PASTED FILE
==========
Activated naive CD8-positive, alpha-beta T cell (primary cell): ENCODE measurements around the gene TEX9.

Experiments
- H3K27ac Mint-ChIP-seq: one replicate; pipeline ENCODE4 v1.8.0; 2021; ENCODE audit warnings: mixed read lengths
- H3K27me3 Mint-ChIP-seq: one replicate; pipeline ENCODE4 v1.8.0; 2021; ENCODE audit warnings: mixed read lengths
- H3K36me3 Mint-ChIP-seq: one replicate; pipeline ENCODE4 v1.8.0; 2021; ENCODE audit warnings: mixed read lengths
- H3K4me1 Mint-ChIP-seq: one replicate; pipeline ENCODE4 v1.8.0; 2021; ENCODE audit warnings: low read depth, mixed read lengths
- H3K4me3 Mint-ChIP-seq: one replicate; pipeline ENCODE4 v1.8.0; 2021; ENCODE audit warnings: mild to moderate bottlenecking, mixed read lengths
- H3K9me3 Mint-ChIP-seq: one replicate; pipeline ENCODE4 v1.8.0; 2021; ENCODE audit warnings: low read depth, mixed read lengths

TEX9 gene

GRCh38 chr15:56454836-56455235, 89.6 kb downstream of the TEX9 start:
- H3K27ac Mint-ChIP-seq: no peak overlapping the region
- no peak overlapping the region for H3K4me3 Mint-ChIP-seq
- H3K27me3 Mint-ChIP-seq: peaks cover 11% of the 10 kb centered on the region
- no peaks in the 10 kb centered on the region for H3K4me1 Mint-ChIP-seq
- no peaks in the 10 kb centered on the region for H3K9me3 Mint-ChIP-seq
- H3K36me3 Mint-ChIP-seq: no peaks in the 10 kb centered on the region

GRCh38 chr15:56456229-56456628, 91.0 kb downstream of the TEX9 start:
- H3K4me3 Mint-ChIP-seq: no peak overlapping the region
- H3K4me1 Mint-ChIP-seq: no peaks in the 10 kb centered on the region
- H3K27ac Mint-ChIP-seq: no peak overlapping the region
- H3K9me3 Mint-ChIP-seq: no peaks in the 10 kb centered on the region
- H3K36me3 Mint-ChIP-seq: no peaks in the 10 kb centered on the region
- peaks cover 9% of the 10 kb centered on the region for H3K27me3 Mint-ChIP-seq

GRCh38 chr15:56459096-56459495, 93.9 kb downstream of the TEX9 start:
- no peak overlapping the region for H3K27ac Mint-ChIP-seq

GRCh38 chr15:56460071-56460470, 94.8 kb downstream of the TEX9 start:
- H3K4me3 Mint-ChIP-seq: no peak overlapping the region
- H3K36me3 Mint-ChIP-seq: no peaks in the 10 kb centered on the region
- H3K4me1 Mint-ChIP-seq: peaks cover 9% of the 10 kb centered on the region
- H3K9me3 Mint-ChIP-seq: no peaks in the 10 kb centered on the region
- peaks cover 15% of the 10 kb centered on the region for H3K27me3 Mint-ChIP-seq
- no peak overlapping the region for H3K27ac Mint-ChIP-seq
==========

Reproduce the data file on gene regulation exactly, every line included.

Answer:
Activated naive CD8-positive, alpha-beta T cell (primary cell): ENCODE measurements around the gene TEX9.

Experiments
- H3K27ac Mint-ChIP-seq: one replicate; pipeline ENCODE4 v1.8.0; 2021; ENCODE audit warnings: mixed read lengths
- H3K27me3 Mint-ChIP-seq: one replicate; pipeline ENCODE4 v1.8.0; 2021; ENCODE audit warnings: mixed read lengths
- H3K36me3 Mint-ChIP-seq: one replicate; pipeline ENCODE4 v1.8.0; 2021; ENCODE audit warnings: mixed read lengths
- H3K4me1 Mint-ChIP-seq: one replicate; pipeline ENCODE4 v1.8.0; 2021; ENCODE audit warnings: low read depth, mixed read lengths
- H3K4me3 Mint-ChIP-seq: one replicate; pipeline ENCODE4 v1.8.0; 2021; ENCODE audit warnings: mild to moderate bottlenecking, mixed read lengths
- H3K9me3 Mint-ChIP-seq: one replicate; pipeline ENCODE4 v1.8.0; 2021; ENCODE audit warnings: low read depth, mixed read lengths

TEX9 gene

GRCh38 chr15:56454836-56455235, 89.6 kb downstream of the TEX9 start:
- H3K27ac Mint-ChIP-seq: no peak overlapping the region
- no peak overlapping the region for H3K4me3 Mint-ChIP-seq
- H3K27me3 Mint-ChIP-seq: peaks cover 11% of the 10 kb centered on the region
- no peaks in the 10 kb centered on the region for H3K4me1 Mint-ChIP-seq
- no peaks in the 10 kb centered on the region for H3K9me3 Mint-ChIP-seq
- H3K36me3 Mint-ChIP-seq: no peaks in the 10 kb centered on the region

GRCh38 chr15:56456229-56456628, 91.0 kb downstream of the TEX9 start:
- H3K4me3 Mint-ChIP-seq: no peak overlapping the region
- H3K4me1 Mint-ChIP-seq: no peaks in the 10 kb centered on the region
- H3K27ac Mint-ChIP-seq: no peak overlapping the region
- H3K9me3 Mint-ChIP-seq: no peaks in the 10 kb centered on the region
- H3K36me3 Mint-ChIP-seq: no peaks in the 10 kb centered on the region
- peaks cover 9% of the 10 kb centered on the region for H3K27me3 Mint-ChIP-seq

GRCh38 chr15:56459096-56459495, 93.9 kb downstream of the TEX9 start:
- no peak overlapping the region for H3K27ac Mint-ChIP-seq

GRCh38 chr15:56460071-56460470, 94.8 kb downstream of the TEX9 start:
- H3K4me3 Mint-ChIP-seq: no peak overlapping the region
- H3K36me3 Mint-ChIP-seq: no peaks in the 10 kb centered on the region
- H3K4me1 Mint-ChIP-seq: peaks cover 9% of the 10 kb centered on the region
- H3K9me3 Mint-ChIP-seq: no peaks in the 10 kb centered on the region
- peaks cover 15% of the 10 kb centered on the region for H3K27me3 Mint-ChIP-seq
- no peak overlapping the region for H3K27ac Mint-ChIP-seq